The handling of the BSE crisis was not a complete success story, however. Repeated assurances from the UK government that BSE couldn't spread to humans meant that the ban on feeding cattle to cattle and measures to strip infective material out of the human food chain were routinely flouted – a shortcoming deplored by an official inquiry.
In 1996, seven years after the UK government banned the sale of meat components likely to contain prions, such as brain and nerves, the UK's chief medical officer, Kenneth Calman, announced that a form of BSE had spread to people. Fifteen years later, vCJD has claimed 170 lives worldwide. Four people presumed to have vCJD are still alive.
"The average age at death is 28, compared with 70 for the most common form of CJD," says James Ironside of the CJD Surveillance Unitin Edinburgh, UK.
An abiding mystery, he says, is why so few people succumbed, even though almost the whole of the British population was probably exposed to infected brain and nerve tissue in beef before the disease was discovered.
Higgins says that, in theory, relatively few mutated prions are required to trigger the chain reaction that results in disease. He thinks that most of those exposed to infection stayed healthy simply because it is very difficult for prions of one species to influence those of another. "It turned out that the barriers for transfer from cows to humans were quite high," he says. "But at the start of the epidemic we didn't know this, so it was hard to predict whether there would be hundreds of deaths, or hundreds of thousands."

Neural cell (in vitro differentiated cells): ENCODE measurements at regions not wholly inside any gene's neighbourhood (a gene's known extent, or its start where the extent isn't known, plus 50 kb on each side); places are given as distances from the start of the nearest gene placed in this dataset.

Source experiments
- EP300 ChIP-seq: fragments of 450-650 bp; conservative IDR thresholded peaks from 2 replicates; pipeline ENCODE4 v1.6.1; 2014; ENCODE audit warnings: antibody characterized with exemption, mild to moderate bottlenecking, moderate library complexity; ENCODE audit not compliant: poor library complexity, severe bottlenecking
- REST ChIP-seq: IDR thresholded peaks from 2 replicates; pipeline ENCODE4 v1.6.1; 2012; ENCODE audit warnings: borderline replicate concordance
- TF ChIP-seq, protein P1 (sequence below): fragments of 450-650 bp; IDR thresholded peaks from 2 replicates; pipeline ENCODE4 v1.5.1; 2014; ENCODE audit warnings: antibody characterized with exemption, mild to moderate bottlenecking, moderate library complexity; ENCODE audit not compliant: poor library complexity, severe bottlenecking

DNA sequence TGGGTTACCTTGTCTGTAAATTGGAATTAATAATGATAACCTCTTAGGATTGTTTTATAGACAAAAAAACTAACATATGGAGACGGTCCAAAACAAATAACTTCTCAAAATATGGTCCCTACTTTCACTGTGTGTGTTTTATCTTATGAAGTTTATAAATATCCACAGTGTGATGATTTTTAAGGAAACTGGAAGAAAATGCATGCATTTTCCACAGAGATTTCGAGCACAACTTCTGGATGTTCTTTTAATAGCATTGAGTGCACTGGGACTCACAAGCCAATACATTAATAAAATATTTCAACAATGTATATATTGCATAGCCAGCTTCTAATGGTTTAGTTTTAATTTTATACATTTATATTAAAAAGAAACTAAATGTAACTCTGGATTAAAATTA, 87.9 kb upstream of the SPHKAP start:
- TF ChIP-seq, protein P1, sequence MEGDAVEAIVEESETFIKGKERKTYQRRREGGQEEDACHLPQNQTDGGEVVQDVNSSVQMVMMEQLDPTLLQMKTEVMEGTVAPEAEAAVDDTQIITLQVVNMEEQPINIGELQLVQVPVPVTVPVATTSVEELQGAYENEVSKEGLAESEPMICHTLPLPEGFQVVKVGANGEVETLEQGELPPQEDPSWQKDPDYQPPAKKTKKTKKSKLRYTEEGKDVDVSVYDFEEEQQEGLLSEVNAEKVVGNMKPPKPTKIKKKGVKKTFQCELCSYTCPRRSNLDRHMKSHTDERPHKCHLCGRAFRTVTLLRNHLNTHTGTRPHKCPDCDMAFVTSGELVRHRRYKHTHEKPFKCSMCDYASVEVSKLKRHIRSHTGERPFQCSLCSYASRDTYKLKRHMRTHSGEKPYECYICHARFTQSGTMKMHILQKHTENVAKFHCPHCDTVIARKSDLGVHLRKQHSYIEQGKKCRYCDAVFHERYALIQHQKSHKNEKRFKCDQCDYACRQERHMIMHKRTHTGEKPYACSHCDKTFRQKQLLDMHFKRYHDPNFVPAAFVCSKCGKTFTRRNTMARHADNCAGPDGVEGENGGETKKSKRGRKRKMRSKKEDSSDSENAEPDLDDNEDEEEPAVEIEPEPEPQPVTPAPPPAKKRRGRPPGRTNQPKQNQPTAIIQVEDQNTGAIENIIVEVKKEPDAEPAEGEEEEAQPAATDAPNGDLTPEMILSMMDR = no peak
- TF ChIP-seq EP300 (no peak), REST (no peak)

The biggest worry now is whether there will be further waves of vCJD. This may depend on which two copies of the prion gene you inherit. There are two variants, M and V, and three possible combinations – MM, MV and VV. All infections so far have been in people with the MM variants, who make up 37 per cent of the population. But those with the other combinations may also be at risk, based on experience with a disease similar to BSE called kuru, found in the Fore people of Papua New Guinea and spread by the now discontinued ritual of eating relatives' brains at funerals.
Although most victims of kuru are MM, John Collinge of St Mary's Hospital, London, discovered in 2000 that a group who developed it later in life than the others were all MV. The implication is that the gene variants you inherit dictate the incubation period for prion infection, so vCJD may come in three separate waves.
However, Ironside is encouraged by the relatively low numbers of MM cases, and the non-appearance of any definite "new waves" so far. "The longer it goes on without us seeing these cases, the more likely it is that the number of any new cases will be small," he says.
Crucially, the science of prion disease is much more certain than it was in the mid-1980s. Stricter surveillance of all farm animals, coupled with laws to prevent ruminants being fed to other ruminants, should ensure that something like BSE never gets a chance to spread so widely again. "If it does pop up, we should pick it out early," Higgins says.